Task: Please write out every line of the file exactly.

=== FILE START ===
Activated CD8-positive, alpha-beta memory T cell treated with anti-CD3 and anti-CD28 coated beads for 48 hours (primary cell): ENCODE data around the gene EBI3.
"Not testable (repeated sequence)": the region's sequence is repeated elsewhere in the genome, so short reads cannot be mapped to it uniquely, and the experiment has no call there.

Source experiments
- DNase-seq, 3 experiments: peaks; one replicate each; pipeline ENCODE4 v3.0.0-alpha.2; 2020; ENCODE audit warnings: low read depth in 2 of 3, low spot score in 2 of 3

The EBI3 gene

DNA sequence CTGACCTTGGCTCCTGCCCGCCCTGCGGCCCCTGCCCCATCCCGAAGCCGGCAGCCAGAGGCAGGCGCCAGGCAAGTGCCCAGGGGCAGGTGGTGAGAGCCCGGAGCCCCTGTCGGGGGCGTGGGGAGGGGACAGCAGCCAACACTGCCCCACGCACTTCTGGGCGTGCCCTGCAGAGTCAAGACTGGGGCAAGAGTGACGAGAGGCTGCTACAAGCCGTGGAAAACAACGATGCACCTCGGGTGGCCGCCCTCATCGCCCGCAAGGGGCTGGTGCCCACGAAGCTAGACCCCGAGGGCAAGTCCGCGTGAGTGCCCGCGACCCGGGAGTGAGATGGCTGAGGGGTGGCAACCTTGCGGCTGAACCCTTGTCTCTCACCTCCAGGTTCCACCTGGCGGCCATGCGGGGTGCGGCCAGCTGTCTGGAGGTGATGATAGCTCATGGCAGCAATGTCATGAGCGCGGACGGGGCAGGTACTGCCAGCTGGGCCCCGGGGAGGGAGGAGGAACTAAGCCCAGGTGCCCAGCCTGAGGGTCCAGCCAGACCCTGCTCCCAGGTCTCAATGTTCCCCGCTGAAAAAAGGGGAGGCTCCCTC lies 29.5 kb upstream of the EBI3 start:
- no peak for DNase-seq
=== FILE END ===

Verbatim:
Activated CD8-positive, alpha-beta memory T cell treated with anti-CD3 and anti-CD28 coated beads for 48 hours (primary cell): ENCODE data around the gene EBI3.
"Not testable (repeated sequence)": the region's sequence is repeated elsewhere in the genome, so short reads cannot be mapped to it uniquely, and the experiment has no call there.

Source experiments
- DNase-seq, 3 experiments: peaks; one replicate each; pipeline ENCODE4 v3.0.0-alpha.2; 2020; ENCODE audit warnings: low read depth in 2 of 3, low spot score in 2 of 3

The EBI3 gene

DNA sequence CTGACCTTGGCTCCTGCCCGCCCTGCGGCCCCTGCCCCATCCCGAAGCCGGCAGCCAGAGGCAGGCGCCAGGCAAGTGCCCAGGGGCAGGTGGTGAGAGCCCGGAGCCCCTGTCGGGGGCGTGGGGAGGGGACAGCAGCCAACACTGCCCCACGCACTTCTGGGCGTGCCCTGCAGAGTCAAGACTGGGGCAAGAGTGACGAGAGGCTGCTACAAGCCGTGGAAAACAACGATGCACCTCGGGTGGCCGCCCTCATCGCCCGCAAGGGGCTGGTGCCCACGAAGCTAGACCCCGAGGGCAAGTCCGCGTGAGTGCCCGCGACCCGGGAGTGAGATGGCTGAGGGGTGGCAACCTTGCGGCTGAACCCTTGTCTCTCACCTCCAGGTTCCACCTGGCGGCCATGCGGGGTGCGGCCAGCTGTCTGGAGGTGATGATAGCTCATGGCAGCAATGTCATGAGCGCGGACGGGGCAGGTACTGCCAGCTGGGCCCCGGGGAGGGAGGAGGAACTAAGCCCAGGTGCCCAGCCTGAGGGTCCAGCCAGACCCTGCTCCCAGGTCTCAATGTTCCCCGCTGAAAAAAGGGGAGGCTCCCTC lies 29.5 kb upstream of the EBI3 start:
- no peak for DNase-seq